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Sometimes the pendulum swings too far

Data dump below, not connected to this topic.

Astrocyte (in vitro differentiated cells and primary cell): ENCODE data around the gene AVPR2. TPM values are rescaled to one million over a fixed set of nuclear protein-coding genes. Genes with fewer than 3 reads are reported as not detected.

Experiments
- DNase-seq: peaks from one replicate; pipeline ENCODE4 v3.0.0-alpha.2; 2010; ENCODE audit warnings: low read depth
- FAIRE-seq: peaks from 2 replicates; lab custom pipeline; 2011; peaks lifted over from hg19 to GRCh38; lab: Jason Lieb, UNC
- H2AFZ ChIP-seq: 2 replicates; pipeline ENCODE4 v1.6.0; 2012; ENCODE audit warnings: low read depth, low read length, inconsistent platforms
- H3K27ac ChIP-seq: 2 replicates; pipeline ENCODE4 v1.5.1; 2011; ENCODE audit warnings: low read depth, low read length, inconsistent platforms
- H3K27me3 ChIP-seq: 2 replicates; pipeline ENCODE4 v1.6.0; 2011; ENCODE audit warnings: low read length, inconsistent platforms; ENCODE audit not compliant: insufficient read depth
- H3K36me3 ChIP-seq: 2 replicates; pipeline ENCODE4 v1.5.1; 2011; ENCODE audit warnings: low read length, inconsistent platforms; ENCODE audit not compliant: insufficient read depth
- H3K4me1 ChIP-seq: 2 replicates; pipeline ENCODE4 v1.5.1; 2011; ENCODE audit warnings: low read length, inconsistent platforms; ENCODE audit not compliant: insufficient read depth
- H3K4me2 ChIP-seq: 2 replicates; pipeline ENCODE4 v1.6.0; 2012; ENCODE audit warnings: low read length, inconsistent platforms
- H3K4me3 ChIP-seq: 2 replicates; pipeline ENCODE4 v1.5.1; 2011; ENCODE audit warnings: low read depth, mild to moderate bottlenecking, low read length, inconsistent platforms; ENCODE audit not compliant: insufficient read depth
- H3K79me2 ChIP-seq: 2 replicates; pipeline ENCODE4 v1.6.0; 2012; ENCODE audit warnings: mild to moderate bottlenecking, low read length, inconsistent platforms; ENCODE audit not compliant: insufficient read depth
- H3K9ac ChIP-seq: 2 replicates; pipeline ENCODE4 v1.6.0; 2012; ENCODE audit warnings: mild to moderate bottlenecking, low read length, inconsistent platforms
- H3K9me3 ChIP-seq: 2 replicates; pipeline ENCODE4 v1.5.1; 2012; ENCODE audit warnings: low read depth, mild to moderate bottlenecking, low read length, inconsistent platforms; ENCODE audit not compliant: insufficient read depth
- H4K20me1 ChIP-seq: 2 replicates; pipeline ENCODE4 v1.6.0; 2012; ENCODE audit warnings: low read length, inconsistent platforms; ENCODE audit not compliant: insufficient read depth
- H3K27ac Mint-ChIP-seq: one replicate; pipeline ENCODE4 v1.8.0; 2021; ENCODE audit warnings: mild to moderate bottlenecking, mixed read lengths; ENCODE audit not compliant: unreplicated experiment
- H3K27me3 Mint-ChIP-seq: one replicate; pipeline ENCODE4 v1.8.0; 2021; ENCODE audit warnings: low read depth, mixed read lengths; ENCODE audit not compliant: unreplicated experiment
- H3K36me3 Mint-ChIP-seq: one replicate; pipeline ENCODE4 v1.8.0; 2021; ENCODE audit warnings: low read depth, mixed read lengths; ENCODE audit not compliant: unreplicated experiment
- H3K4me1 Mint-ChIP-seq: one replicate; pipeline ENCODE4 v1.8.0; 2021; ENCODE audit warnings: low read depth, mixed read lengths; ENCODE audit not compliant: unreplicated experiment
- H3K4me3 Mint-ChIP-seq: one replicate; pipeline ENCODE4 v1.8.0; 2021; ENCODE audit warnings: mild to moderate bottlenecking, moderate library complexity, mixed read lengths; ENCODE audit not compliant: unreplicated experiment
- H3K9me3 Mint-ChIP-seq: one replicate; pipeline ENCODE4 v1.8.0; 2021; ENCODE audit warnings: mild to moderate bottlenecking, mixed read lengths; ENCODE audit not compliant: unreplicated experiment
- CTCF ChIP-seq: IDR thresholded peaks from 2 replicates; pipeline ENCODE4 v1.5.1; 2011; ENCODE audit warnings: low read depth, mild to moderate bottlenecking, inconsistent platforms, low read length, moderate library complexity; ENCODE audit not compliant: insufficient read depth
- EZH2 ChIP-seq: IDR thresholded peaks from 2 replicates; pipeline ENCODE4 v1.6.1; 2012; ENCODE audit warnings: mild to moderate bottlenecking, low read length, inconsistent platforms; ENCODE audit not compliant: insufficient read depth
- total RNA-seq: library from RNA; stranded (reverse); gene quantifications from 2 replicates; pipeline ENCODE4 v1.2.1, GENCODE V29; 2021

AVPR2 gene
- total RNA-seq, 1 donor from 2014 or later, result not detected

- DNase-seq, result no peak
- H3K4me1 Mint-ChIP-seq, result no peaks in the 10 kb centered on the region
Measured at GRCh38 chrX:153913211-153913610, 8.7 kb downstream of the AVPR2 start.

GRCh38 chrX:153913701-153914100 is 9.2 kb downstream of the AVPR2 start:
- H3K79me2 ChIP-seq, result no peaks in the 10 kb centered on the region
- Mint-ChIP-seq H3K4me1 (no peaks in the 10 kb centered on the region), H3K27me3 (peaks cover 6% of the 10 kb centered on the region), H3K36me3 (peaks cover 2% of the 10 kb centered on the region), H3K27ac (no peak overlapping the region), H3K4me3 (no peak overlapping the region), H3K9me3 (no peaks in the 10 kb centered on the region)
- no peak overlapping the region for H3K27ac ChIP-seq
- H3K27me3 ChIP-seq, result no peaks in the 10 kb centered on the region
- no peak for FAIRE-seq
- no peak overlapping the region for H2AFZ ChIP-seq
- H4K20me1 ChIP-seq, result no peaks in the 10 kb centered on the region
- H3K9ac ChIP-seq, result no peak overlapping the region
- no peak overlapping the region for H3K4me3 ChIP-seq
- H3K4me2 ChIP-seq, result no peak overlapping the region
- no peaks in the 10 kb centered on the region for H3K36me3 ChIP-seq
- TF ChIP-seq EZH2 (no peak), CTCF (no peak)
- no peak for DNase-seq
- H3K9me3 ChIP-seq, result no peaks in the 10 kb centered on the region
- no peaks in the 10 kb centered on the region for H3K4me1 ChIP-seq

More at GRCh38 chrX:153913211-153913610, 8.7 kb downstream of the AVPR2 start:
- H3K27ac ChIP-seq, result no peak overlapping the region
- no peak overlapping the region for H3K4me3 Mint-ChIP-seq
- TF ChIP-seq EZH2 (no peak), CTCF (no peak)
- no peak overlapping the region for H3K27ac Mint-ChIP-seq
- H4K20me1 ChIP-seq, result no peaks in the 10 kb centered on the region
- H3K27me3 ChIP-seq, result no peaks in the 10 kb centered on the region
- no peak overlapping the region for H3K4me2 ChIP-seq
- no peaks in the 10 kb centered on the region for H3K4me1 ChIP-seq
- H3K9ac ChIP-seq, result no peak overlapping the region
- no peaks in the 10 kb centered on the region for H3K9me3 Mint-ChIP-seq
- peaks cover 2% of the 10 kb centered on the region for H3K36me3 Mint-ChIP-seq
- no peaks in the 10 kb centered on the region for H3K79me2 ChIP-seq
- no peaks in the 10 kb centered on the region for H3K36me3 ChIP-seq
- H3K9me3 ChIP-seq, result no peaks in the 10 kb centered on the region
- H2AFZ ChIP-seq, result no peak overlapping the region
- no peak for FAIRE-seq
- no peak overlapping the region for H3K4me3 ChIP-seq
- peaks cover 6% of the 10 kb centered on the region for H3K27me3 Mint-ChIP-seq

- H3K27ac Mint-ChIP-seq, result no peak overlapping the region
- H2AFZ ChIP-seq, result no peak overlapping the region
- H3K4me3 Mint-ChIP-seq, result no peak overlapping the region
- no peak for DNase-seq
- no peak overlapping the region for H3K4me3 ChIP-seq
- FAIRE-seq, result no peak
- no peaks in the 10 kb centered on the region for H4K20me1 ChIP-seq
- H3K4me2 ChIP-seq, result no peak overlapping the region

By Walter Geiger Someone – I think it was a college professor – once explained to me that society’s collective view on things swings from side-to-side like a pendulum but never stays in equipoise for long. Equipoise is the state of being equally balanced in favor of both sides of an issue or argument. Certainly, the pendulum has swung too far to the left with regard to guns in schools. When I attended Montgomery County High School, which sits astride the border that separates the hamlets of Ailey and Mount Vernon, Georgia, way back in the early 1970s, the pendulum was far to the right. It was not at all unusual to see a friend of mine’s pickup truck parked in the school parking lot with the keys in the ignition, a shotgun in a gun rack in the rear window, boxes of shells on the seat and a bird dog named Old Blue lounging in the truck bed. Boys went hunting after school or football practice. It was just a fact of life. No one thought anything about it. The truck and gun were as safe at the school as they would have been in the vault at the bank down the road and the gun was no threat to the students. My how times have changed. Last week up north, a five-year-old boy, having seen a classmate showing off a water pistol on the school bus the day before, took his cowboy style cap pistol on the bus to keep up with the Joneses so to speak. The tyke’s mom described him as being ‘all bugs, frogs and cowboys’ – in other words, a normal, non-wussified kid. Alas, the boy’s world was shattered when the adults got involved and overreacted as they so often tend to do. The boy was suspended from school for 10 days for possessing a ‘˜look-alike weapon’. He was interrogated by his principal for over two hours before his parents were summoned. The questioning was so intense the youngster wet his pants. The principal apparently thought the kid was going to use the gun to extort an extra fish stick from the tray nazi in the school lunchroom or something. Eric Holder is likely interviewing this principal for a key spot at the IRS right now but that is another column for another day. The young cowboy’s mother is a high school teacher in the same district and was known to the principal. His dad coaches youth sports there and is also well known. To question this five-year-old over an orange tipped, obviously toy gun for two hours without his parents present is absolutely insane. Even worse, the mom was told that, had the gun been loaded with caps, the boy would have been charged with possession of explosives and the cops would have been called in. Upon reading this, my mind was immediately jerked back in time over 50 years. The neighborhood gang and I had taken rolls and rolls of caps and a pair of scissors. Painstakingly we cut open the tiny black center of the red caps and garnered the powder, hoping to blow up a fire ant bed. After much work, we got just enough powder to cause a brief flash, got bitten by multiple enraged fire ants and then went back to trying to shoot each other’s eyes out with our BB guns. The point is this: even the most dedicated Jihadist would have trouble making an explosive from cap gun ammo which, unless they’ve improved it, only goes off about a third of the time anyway. Yes, we have had horrifi c school shootings. Tragically, five-year-olds have been shot and killed at their schools. To this point, however, I have not read nor heard of a five-year-old shooter nor do I expect to. The pendulum has, indeed, swung too far. No doubt Old Blue’s descendants are not pleased with this development. Walter Geiger is editor and publisher of the Herald Gazette.

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